Early adopter, entrepreneur, leader interested in software, the Internet, mobile telephony and computing, and VoIP. Founder or senior management with The Personal Bee, Orb Networks, CallTrex, Borland (BORL), The Dr. Spock Company, Neta4, WhoWhere?, CMP Media, and IT Solutions.

Today's Buzz:

Tuesday, October 01, 2002

Freedom to Tinker

For those interested in more on Edward Felten, he sends the link to his own blog, Freedom To Tinker subtitled "...is your freedom to understand, discuss, repair, and modify the technological devices you own." I will definitely be adding Felten's site to my Amphetadesk using his XML link.

On the 27th Felten posted a very interesing note on the Berman-Coble hearings -- hearings to discuss the possibility of giving companies a legal right to attack your home computers under the pretense of disrupting "illegal" P2P networks.

Worthwhile reading throughout.

Monday, September 30, 2002

Where it matters most, globalization thrives

A thoughtful piece by Thomas L. Friedman, writing for the New York Times and reprinted here in the International Herald Tribune, Friedman argues that in places like India and China globalization has been a success. He also writes that September 11th has taught us that:

...terrorists originated from the least globalized, least open, least integrated corners of the world: namely, Saudi Arabia, Yemen, Afghanistan and northwest Pakistan. Countries that don't trade in goods and services also tend not to trade in ideas, pluralism or tolerance."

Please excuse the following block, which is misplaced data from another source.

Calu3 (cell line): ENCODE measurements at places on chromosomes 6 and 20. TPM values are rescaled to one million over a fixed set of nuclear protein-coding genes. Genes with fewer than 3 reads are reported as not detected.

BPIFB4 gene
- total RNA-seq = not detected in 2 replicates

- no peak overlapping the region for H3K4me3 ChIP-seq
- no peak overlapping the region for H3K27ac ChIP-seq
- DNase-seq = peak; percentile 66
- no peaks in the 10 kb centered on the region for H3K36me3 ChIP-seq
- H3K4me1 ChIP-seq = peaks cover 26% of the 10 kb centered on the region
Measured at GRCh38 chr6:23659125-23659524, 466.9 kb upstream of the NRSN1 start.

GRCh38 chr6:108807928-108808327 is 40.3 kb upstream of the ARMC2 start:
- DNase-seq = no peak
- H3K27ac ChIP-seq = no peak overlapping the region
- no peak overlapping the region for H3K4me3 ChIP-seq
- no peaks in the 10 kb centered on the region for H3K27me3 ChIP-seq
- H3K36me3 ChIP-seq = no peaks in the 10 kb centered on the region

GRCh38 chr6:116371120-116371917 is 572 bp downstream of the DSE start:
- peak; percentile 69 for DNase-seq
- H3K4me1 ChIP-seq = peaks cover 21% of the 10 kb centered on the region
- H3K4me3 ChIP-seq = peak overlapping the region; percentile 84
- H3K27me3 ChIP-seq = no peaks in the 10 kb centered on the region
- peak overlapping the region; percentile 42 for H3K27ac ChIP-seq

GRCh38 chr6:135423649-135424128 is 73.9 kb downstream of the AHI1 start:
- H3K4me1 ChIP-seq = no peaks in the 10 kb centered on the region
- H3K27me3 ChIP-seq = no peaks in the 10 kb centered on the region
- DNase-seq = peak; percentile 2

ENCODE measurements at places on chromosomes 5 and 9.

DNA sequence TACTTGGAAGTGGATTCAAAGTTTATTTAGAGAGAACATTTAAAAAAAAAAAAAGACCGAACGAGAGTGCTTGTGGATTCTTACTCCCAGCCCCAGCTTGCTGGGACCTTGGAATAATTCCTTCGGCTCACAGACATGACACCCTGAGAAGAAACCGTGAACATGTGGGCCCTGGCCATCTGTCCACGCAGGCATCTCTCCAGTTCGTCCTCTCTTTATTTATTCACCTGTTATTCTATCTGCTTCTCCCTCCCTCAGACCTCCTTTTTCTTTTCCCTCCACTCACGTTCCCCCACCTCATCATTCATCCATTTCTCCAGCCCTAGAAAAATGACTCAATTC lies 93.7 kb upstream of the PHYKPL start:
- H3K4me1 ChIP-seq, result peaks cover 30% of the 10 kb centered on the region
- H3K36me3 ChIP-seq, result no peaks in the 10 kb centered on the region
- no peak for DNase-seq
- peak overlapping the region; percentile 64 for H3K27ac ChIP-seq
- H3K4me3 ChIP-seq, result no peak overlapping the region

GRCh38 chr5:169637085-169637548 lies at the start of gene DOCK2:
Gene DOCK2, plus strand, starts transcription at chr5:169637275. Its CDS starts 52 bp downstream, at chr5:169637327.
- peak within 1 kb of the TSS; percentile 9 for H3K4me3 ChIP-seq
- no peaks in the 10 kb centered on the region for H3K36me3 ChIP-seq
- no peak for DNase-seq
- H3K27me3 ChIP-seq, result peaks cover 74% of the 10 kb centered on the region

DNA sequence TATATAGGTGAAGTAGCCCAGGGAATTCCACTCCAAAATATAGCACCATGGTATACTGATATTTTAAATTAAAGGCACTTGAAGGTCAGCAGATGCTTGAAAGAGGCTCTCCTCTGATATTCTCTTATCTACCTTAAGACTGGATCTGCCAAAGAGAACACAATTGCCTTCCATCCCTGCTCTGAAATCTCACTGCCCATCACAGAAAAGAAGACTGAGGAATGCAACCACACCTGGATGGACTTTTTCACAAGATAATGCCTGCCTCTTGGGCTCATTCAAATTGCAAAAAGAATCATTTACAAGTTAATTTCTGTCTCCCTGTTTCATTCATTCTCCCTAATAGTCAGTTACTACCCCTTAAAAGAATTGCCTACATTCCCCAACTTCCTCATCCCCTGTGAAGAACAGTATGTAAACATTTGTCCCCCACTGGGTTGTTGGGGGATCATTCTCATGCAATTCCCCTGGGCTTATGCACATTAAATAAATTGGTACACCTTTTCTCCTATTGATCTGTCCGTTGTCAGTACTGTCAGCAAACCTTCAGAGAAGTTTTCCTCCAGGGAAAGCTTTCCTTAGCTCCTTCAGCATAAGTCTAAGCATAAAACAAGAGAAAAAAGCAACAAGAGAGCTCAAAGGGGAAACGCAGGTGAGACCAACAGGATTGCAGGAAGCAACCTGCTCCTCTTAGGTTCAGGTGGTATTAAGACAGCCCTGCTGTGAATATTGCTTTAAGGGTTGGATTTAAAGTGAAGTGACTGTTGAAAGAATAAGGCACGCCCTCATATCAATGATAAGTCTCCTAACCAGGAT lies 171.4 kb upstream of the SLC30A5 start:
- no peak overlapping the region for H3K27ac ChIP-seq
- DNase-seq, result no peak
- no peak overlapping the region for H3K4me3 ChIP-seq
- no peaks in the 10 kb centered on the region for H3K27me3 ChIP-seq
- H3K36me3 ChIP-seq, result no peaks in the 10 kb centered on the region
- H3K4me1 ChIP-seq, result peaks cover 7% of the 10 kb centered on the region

The debate will go in, but Friedman's point is that it is often people from the rich West who wonder whether globalization is doing harm or good, while the developing world has experienced improved standards of living and social mobility as a result of these policies. Young people in Bangalore, for example are not protesting against Silicon Valley firms spending money on Indian software engineers.

Sunday, September 29, 2002

Web Surfers can Follow U.S. Buildup

So writes the International Herald Tribune last week, pointing out that commercial satellite photography is available of Iraq and U.S. facilities in the Gulf at Globalsecurity.org a "military watchdog group." The byline is from Eric Umansky of the New York Times. According to the article, Defense Secretary Donald Rumsfeld isn't so happy with the existence of this public access to military information, saying "I wish we didn't have to live with it." According to the article, a 1992 US law allows the government to declare any part of the earth off-limits to American commercial satellites to "meet significant national security or significant foreign policy concerns." Here is a link to the original article on the New York Times website, although you'd have to be a member and pay to read... The article doesn't appear in the IHT archives -- I guess because it was re-printed from NYT.

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